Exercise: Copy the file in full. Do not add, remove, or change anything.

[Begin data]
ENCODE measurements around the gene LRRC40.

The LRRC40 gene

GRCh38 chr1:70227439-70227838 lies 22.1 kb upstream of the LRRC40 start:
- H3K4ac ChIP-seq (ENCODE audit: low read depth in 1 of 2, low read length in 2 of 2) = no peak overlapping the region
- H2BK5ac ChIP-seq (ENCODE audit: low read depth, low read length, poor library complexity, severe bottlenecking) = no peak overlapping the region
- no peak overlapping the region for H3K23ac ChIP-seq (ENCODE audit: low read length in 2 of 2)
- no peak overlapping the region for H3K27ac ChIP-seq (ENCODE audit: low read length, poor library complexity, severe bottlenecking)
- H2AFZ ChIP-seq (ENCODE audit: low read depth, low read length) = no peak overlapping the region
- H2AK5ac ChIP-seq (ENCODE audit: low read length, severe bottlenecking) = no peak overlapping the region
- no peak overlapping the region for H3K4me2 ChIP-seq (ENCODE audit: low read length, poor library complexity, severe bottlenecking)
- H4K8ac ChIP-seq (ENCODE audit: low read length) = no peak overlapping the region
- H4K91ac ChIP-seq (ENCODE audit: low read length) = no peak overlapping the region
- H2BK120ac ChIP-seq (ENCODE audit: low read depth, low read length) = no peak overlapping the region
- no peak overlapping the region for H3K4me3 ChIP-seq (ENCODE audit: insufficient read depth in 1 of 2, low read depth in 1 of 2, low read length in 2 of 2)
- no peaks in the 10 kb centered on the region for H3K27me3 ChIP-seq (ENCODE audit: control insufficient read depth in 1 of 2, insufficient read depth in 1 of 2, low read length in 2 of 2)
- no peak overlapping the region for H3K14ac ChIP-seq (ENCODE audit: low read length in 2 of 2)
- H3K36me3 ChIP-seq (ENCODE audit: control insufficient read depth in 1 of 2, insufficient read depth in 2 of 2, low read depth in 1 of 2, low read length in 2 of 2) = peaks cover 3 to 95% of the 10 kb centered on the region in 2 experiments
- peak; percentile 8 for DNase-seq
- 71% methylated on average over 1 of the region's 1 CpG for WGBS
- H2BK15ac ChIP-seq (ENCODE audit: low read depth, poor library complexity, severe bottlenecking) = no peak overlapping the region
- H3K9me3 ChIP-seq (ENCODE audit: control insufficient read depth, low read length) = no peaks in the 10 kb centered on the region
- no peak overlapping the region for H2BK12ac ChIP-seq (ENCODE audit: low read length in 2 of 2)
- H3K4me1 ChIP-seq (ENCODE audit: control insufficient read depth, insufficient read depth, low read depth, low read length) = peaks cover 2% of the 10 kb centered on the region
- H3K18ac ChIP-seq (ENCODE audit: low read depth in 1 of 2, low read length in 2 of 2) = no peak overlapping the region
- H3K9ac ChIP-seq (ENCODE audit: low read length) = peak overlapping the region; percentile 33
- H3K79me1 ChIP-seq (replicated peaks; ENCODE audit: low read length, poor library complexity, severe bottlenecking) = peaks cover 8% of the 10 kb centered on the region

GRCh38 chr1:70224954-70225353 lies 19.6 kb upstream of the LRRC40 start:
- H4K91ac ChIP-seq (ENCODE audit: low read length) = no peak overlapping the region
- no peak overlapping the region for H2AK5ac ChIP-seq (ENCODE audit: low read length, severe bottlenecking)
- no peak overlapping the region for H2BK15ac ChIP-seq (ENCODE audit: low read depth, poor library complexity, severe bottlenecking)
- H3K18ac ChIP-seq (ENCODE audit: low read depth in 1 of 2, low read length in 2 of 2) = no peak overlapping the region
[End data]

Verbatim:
ENCODE measurements around the gene LRRC40.

The LRRC40 gene

GRCh38 chr1:70227439-70227838 lies 22.1 kb upstream of the LRRC40 start:
- H3K4ac ChIP-seq (ENCODE audit: low read depth in 1 of 2, low read length in 2 of 2) = no peak overlapping the region
- H2BK5ac ChIP-seq (ENCODE audit: low read depth, low read length, poor library complexity, severe bottlenecking) = no peak overlapping the region
- no peak overlapping the region for H3K23ac ChIP-seq (ENCODE audit: low read length in 2 of 2)
- no peak overlapping the region for H3K27ac ChIP-seq (ENCODE audit: low read length, poor library complexity, severe bottlenecking)
- H2AFZ ChIP-seq (ENCODE audit: low read depth, low read length) = no peak overlapping the region
- H2AK5ac ChIP-seq (ENCODE audit: low read length, severe bottlenecking) = no peak overlapping the region
- no peak overlapping the region for H3K4me2 ChIP-seq (ENCODE audit: low read length, poor library complexity, severe bottlenecking)
- H4K8ac ChIP-seq (ENCODE audit: low read length) = no peak overlapping the region
- H4K91ac ChIP-seq (ENCODE audit: low read length) = no peak overlapping the region
- H2BK120ac ChIP-seq (ENCODE audit: low read depth, low read length) = no peak overlapping the region
- no peak overlapping the region for H3K4me3 ChIP-seq (ENCODE audit: insufficient read depth in 1 of 2, low read depth in 1 of 2, low read length in 2 of 2)
- no peaks in the 10 kb centered on the region for H3K27me3 ChIP-seq (ENCODE audit: control insufficient read depth in 1 of 2, insufficient read depth in 1 of 2, low read length in 2 of 2)
- no peak overlapping the region for H3K14ac ChIP-seq (ENCODE audit: low read length in 2 of 2)
- H3K36me3 ChIP-seq (ENCODE audit: control insufficient read depth in 1 of 2, insufficient read depth in 2 of 2, low read depth in 1 of 2, low read length in 2 of 2) = peaks cover 3 to 95% of the 10 kb centered on the region in 2 experiments
- peak; percentile 8 for DNase-seq
- 71% methylated on average over 1 of the region's 1 CpG for WGBS
- H2BK15ac ChIP-seq (ENCODE audit: low read depth, poor library complexity, severe bottlenecking) = no peak overlapping the region
- H3K9me3 ChIP-seq (ENCODE audit: control insufficient read depth, low read length) = no peaks in the 10 kb centered on the region
- no peak overlapping the region for H2BK12ac ChIP-seq (ENCODE audit: low read length in 2 of 2)
- H3K4me1 ChIP-seq (ENCODE audit: control insufficient read depth, insufficient read depth, low read depth, low read length) = peaks cover 2% of the 10 kb centered on the region
- H3K18ac ChIP-seq (ENCODE audit: low read depth in 1 of 2, low read length in 2 of 2) = no peak overlapping the region
- H3K9ac ChIP-seq (ENCODE audit: low read length) = peak overlapping the region; percentile 33
- H3K79me1 ChIP-seq (replicated peaks; ENCODE audit: low read length, poor library complexity, severe bottlenecking) = peaks cover 8% of the 10 kb centered on the region

GRCh38 chr1:70224954-70225353 lies 19.6 kb upstream of the LRRC40 start:
- H4K91ac ChIP-seq (ENCODE audit: low read length) = no peak overlapping the region
- no peak overlapping the region for H2AK5ac ChIP-seq (ENCODE audit: low read length, severe bottlenecking)
- no peak overlapping the region for H2BK15ac ChIP-seq (ENCODE audit: low read depth, poor library complexity, severe bottlenecking)
- H3K18ac ChIP-seq (ENCODE audit: low read depth in 1 of 2, low read length in 2 of 2) = no peak overlapping the region